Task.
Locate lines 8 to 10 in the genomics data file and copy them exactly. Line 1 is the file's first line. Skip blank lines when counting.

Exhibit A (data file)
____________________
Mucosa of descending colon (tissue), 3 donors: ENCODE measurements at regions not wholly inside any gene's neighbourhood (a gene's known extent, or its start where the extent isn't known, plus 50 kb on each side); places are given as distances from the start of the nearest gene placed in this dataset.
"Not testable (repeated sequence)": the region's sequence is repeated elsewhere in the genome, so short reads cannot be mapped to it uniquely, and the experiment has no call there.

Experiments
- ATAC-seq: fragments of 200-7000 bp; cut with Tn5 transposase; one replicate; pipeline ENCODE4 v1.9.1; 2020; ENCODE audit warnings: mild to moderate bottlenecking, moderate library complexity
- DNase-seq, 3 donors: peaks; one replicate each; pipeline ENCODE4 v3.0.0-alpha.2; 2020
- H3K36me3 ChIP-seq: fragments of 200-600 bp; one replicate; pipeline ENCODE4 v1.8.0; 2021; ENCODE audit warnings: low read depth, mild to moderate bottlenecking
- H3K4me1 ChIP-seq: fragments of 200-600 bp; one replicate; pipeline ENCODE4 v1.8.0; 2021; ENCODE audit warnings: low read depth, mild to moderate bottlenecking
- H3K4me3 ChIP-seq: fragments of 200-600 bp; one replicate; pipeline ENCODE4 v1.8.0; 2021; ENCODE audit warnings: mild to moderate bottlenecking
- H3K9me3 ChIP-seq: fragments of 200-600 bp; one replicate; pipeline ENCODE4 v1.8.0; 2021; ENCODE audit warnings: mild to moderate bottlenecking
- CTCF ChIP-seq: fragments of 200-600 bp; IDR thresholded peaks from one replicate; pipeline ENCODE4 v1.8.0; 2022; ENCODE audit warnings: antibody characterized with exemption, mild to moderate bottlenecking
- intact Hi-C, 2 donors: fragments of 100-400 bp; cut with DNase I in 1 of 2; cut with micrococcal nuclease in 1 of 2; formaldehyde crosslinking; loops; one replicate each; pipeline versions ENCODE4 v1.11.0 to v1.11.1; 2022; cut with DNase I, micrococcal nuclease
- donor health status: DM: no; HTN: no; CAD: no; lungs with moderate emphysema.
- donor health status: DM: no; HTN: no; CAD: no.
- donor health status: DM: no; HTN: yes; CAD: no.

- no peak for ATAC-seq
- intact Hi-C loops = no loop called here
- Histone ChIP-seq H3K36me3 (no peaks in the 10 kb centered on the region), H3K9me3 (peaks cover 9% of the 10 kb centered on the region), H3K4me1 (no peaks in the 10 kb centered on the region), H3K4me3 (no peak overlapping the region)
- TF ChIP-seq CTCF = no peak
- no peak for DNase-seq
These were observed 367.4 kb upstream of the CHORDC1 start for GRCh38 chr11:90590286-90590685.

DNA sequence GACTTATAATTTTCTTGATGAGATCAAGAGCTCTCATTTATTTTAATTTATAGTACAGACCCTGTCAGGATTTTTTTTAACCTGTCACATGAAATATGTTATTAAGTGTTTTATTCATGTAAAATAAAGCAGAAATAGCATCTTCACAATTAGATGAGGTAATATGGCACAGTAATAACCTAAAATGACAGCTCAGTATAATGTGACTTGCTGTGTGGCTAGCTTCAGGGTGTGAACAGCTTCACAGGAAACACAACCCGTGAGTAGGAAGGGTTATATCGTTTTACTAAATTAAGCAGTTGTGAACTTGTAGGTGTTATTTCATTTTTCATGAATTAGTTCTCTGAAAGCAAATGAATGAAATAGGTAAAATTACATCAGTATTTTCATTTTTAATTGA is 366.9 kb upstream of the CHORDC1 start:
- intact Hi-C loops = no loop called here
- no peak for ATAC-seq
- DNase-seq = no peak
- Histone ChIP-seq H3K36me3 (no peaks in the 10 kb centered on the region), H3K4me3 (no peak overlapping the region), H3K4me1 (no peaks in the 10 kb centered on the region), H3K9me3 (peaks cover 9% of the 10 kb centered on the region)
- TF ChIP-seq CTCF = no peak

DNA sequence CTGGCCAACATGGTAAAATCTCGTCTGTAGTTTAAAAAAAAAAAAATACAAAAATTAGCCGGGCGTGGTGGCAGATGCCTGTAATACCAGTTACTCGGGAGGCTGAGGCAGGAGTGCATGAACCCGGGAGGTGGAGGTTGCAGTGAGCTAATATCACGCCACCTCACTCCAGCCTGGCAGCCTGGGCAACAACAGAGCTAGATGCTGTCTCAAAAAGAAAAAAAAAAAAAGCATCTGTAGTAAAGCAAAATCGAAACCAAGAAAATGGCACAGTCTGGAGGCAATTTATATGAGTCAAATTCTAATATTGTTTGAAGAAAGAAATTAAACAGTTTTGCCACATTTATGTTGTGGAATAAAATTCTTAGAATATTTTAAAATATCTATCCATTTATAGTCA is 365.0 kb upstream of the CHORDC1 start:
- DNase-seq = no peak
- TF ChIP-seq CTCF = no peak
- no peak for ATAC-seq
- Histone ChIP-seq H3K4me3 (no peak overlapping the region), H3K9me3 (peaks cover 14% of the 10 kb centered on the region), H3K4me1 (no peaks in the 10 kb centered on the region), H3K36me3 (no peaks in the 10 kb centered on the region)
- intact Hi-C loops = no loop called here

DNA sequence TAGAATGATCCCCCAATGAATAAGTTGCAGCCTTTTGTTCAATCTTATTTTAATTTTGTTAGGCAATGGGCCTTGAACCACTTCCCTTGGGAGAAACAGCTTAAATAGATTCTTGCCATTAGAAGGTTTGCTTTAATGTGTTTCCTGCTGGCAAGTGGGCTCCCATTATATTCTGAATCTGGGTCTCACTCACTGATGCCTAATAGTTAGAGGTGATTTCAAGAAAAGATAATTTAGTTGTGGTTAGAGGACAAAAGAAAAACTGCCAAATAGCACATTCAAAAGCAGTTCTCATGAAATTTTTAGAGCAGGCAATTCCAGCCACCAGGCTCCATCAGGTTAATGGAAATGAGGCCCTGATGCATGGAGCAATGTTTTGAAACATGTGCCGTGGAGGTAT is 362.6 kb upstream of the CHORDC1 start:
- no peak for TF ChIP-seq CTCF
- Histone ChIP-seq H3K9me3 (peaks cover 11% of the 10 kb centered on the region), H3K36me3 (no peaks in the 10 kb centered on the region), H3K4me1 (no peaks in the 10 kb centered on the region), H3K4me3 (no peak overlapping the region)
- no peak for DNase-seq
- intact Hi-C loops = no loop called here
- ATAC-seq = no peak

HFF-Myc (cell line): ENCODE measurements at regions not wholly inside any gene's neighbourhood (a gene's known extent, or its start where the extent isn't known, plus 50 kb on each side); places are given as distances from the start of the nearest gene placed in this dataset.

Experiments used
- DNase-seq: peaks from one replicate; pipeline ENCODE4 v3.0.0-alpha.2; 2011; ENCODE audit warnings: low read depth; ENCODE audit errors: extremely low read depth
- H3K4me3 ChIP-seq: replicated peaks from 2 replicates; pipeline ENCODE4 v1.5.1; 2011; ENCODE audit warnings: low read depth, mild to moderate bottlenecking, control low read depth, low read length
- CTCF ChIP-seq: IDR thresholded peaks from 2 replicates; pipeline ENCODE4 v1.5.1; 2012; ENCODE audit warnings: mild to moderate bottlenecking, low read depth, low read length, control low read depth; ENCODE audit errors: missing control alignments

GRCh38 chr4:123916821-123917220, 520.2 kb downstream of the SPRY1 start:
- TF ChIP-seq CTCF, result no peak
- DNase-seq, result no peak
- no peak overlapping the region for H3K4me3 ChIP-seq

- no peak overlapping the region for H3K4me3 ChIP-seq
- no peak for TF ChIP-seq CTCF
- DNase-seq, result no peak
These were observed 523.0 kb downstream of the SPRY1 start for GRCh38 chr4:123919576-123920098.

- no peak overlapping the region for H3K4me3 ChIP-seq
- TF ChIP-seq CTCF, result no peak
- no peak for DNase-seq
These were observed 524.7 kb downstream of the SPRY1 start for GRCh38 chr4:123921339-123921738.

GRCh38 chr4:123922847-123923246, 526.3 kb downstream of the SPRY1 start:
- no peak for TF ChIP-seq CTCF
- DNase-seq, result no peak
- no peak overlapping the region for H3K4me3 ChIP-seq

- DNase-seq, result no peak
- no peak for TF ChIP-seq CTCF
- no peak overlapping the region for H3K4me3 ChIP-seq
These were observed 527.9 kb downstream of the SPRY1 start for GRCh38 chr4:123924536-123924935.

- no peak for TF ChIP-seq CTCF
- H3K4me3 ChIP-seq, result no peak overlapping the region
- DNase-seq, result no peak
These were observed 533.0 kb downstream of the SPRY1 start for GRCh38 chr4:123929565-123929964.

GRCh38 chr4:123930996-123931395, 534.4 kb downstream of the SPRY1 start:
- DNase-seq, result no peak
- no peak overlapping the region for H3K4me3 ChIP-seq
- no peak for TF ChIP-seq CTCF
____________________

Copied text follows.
- H3K4me3 ChIP-seq: fragments of 200-600 bp; one replicate; pipeline ENCODE4 v1.8.0; 2021; ENCODE audit warnings: mild to moderate bottlenecking
- H3K9me3 ChIP-seq: fragments of 200-600 bp; one replicate; pipeline ENCODE4 v1.8.0; 2021; ENCODE audit warnings: mild to moderate bottlenecking
- CTCF ChIP-seq: fragments of 200-600 bp; IDR thresholded peaks from one replicate; pipeline ENCODE4 v1.8.0; 2022; ENCODE audit warnings: antibody characterized with exemption, mild to moderate bottlenecking